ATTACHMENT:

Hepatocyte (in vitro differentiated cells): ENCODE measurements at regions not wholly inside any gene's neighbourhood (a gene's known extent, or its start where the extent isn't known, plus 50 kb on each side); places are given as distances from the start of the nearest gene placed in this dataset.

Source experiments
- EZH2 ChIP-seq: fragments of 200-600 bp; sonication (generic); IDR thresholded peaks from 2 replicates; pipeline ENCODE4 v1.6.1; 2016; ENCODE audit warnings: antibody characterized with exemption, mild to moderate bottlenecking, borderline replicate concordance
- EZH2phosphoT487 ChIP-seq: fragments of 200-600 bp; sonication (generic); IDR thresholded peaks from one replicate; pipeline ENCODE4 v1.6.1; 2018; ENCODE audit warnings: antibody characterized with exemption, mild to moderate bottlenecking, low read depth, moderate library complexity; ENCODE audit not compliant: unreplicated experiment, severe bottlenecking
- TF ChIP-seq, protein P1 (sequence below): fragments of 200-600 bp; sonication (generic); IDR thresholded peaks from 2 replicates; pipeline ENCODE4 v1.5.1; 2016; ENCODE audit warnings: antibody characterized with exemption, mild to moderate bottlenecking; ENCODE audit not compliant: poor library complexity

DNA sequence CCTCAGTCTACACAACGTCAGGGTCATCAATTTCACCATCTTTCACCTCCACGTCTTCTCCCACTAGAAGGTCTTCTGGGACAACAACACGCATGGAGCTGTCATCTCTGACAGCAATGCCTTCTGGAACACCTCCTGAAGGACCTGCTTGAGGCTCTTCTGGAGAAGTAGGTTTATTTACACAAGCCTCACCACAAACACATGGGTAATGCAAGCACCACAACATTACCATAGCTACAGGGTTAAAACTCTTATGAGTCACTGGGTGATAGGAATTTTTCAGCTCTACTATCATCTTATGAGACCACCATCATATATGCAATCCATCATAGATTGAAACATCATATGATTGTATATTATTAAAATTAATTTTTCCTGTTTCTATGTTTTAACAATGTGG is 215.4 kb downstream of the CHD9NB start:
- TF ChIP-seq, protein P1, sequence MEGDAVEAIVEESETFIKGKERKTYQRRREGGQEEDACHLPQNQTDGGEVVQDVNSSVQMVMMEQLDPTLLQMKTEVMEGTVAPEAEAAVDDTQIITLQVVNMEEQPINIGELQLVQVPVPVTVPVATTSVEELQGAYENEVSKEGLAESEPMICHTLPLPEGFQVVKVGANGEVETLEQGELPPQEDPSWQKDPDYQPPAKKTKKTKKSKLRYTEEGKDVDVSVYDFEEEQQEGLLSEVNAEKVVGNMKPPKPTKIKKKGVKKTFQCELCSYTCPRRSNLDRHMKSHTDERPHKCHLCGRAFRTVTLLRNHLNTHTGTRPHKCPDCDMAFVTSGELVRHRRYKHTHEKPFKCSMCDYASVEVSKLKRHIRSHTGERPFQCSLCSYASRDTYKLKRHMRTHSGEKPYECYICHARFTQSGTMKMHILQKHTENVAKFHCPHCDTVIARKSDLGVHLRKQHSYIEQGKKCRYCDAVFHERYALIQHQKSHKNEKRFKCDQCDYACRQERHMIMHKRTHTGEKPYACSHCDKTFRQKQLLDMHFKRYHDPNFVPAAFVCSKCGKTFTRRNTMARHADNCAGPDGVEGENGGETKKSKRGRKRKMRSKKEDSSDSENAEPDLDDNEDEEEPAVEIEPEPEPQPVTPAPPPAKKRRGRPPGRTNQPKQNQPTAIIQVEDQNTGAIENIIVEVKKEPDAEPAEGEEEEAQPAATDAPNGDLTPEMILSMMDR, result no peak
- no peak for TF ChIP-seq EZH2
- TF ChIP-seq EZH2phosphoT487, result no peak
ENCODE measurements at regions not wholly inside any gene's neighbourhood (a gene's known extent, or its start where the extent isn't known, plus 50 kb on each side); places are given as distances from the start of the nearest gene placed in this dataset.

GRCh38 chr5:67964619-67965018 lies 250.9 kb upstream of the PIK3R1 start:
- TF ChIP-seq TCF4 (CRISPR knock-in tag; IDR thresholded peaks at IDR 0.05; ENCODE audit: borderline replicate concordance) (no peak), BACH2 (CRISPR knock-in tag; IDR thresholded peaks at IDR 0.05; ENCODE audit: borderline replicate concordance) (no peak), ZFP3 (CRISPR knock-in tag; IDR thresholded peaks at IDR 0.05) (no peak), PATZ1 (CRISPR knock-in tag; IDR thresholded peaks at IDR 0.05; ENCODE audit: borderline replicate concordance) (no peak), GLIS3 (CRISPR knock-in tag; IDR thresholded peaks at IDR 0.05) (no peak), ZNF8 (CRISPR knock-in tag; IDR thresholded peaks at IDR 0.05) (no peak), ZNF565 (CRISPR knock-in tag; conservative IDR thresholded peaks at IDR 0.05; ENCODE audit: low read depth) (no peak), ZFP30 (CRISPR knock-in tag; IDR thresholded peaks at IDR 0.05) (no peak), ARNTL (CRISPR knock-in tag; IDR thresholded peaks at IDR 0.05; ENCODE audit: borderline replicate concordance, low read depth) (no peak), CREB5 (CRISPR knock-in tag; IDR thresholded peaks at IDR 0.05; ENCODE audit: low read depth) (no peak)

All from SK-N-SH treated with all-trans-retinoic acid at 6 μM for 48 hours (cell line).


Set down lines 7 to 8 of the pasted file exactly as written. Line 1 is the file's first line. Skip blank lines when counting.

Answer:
- TF ChIP-seq, protein P1, sequence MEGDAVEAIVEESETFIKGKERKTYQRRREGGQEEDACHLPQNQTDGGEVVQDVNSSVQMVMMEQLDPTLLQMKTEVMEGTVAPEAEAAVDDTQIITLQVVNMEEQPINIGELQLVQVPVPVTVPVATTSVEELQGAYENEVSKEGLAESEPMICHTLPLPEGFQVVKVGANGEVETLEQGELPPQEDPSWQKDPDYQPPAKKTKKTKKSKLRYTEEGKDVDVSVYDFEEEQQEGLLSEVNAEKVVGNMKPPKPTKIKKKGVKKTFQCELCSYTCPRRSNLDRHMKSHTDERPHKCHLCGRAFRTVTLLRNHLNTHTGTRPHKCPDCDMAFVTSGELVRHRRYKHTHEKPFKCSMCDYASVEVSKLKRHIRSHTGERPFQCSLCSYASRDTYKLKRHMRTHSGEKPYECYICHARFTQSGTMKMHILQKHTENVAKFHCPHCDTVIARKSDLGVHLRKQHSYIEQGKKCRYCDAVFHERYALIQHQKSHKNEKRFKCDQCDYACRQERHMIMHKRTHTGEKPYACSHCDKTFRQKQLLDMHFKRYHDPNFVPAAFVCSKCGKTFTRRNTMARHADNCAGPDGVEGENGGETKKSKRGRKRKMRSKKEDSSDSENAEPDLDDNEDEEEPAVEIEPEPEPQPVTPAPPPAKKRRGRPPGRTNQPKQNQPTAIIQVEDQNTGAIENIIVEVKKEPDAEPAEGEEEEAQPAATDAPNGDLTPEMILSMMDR, result no peak
- no peak for TF ChIP-seq EZH2